Figure 2. An electron microscope photography of etched sample (left) with a corresponding AFM profile (right); x and y coordinates describe, respectively, position of the tip of AFM in the plane of the sample and in the direction normal to this plane.
Figure 2. An electron microscope photography of etched sample (left) with a corresponding AFM profile (right); x and y coordinates describe, respectively, position of the tip of AFM in the plane of the sample and in the direction normal to this plane.
Applsci 10 02807 g002
Figure 3. A dependence of the depth of etched grooves on their width at a constant time of etching equal to 60 s. Error bars show uncertainity given by measurements with the AFM.
Figure 3. A dependence of the depth of etched grooves on their width at a constant time of etching equal to 60 s. Error bars show uncertainity given by measurements with the AFM.
Applsci 10 02807 g003
Figure 4. Transmission spectra of samples from the wafer B. In the case of both etched and Au gratings, the period of the grating was equal to 8 μ m and α 0.5 (see Appendix A for a definition of α ). Vertical bars indicate the position of the CR. The wavelenght of radiation used is indicated in the figure.
Figure 4. Transmission spectra of samples from the wafer B. In the case of both etched and Au gratings, the period of the grating was equal to 8 μ m and α 0.5 (see Appendix A for a definition of α ). Vertical bars indicate the position of the CR. The wavelenght of radiation used is indicated in the figure.
Applsci 10 02807 g004
Figure 5. Transmission spectra through samples from wafer B with Au gratings of the period equal to 8 μ m, 4 μ m and 2 μ m (bottom to top) and α 0.5 . A reference unprocessed sample shows the position of the CR (indicated with a vertical bar). The wavelength of radiation was 118.8 μ m.
Figure 5. Transmission spectra through samples from wafer B with Au gratings of the period equal to 8 μ m, 4 μ m and 2 μ m (bottom to top) and α 0.5 . A reference unprocessed sample shows the position of the CR (indicated with a vertical bar). The wavelength of radiation was 118.8 μ m.
Applsci 10 02807 g005
Figure 6. Influence of depth of grooves on transmission. The wavelenght of radiation was 118.8 μ m. Position of the CR in unprocessed sample is indicated with a vertical bar.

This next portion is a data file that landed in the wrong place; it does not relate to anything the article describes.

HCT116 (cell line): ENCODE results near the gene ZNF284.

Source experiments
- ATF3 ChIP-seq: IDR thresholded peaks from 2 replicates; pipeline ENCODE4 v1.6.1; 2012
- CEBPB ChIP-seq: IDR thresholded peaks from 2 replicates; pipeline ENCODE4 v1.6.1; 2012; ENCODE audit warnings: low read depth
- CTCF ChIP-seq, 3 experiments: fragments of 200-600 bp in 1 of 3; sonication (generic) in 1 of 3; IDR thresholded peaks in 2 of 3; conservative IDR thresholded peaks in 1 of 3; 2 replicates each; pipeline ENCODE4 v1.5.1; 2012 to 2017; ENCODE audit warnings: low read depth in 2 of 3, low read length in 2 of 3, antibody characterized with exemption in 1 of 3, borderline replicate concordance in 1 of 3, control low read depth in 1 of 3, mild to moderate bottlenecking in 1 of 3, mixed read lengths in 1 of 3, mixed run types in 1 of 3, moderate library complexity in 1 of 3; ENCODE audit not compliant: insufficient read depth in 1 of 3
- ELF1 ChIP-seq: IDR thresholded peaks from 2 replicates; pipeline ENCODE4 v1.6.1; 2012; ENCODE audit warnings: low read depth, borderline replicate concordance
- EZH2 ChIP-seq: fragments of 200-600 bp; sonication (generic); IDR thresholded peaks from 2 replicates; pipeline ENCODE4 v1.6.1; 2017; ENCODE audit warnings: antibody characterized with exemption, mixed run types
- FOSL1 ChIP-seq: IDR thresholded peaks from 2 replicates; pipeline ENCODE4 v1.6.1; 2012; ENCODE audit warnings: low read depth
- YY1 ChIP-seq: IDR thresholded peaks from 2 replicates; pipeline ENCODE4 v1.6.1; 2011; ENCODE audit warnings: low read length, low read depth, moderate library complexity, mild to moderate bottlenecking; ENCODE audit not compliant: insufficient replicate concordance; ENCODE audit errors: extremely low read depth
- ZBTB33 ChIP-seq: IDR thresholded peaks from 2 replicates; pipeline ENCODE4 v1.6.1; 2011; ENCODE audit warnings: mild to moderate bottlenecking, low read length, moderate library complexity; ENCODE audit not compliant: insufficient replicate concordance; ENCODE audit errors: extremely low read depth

Figure 6. Influence of depth of grooves on transmission. The wavelenght of radiation was 118.8 μ m. Position of the CR in unprocessed sample is indicated with a vertical bar.
Applsci 10 02807 g006
Figure 7. Influence of illumination with white light on transmission spectra on unprocessed sample and samples with Au and etched grating of the period equal to 8 μ m. The wavelenght of radiation was 118.8 μ m. The vertical bar shows position of the CR in unprocessed sample.
Figure 7. Influence of illumination with white light on transmission spectra on unprocessed sample and samples with Au and etched grating of the period equal to 8 μ m. The wavelenght of radiation was 118.8 μ m. The vertical bar shows position of the CR in unprocessed sample.
Applsci 10 02807 g007
Figure 8. Transmission spectra of samples with etched grating of the period equal to 8 μ m: single and two quantum wells. The wavelenght of radiation was 118.8 μ m. The vertical bar indicated position of the CR in unprocessed sample.
Figure 8. Transmission spectra of samples with etched grating of the period equal to 8 μ m: single and two quantum wells. The wavelenght of radiation was 118.8 μ m. The vertical bar indicated position of the CR in unprocessed sample.
Applsci 10 02807 g008

Share and Cite

MDPI and ACS Style

Yavorskiy, D.; Szoła, M.; Karpierz, K.; Bożek, R.; Rudniewski, R.; Karczewski, G.; Wojtowicz, T.; Wróbel, J.; Łusakowski, J. Grating Metamaterials Based on CdTe/CdMgTe Quantum Wells as Terahertz Detectors for High Magnetic Field Applications. Appl. Sci. 2020, 10, 2807.

AMA Style

Yavorskiy D, Szoła M, Karpierz K, Bożek R, Rudniewski R, Karczewski G, Wojtowicz T, Wróbel J, Łusakowski J. Grating Metamaterials Based on CdTe/CdMgTe Quantum Wells as Terahertz Detectors for High Magnetic Field Applications. Applied Sciences. 2020; 10(8):2807.

Chicago/Turabian Style

Yavorskiy, Dmitriy, Maria Szoła, Krzysztof Karpierz, Rafał Bożek, Rafał Rudniewski, Grzegorz Karczewski, Tomasz Wojtowicz, Jerzy Wróbel, and Jerzy Łusakowski. 2020. "Grating Metamaterials Based on CdTe/CdMgTe Quantum Wells as Terahertz Detectors for High Magnetic Field Applications" Applied Sciences 10, no. 8: 2807.

Note that from the first issue of 2016, this journal uses article numbers instead of page numbers. See further details here.

Article Metrics

Back to TopTop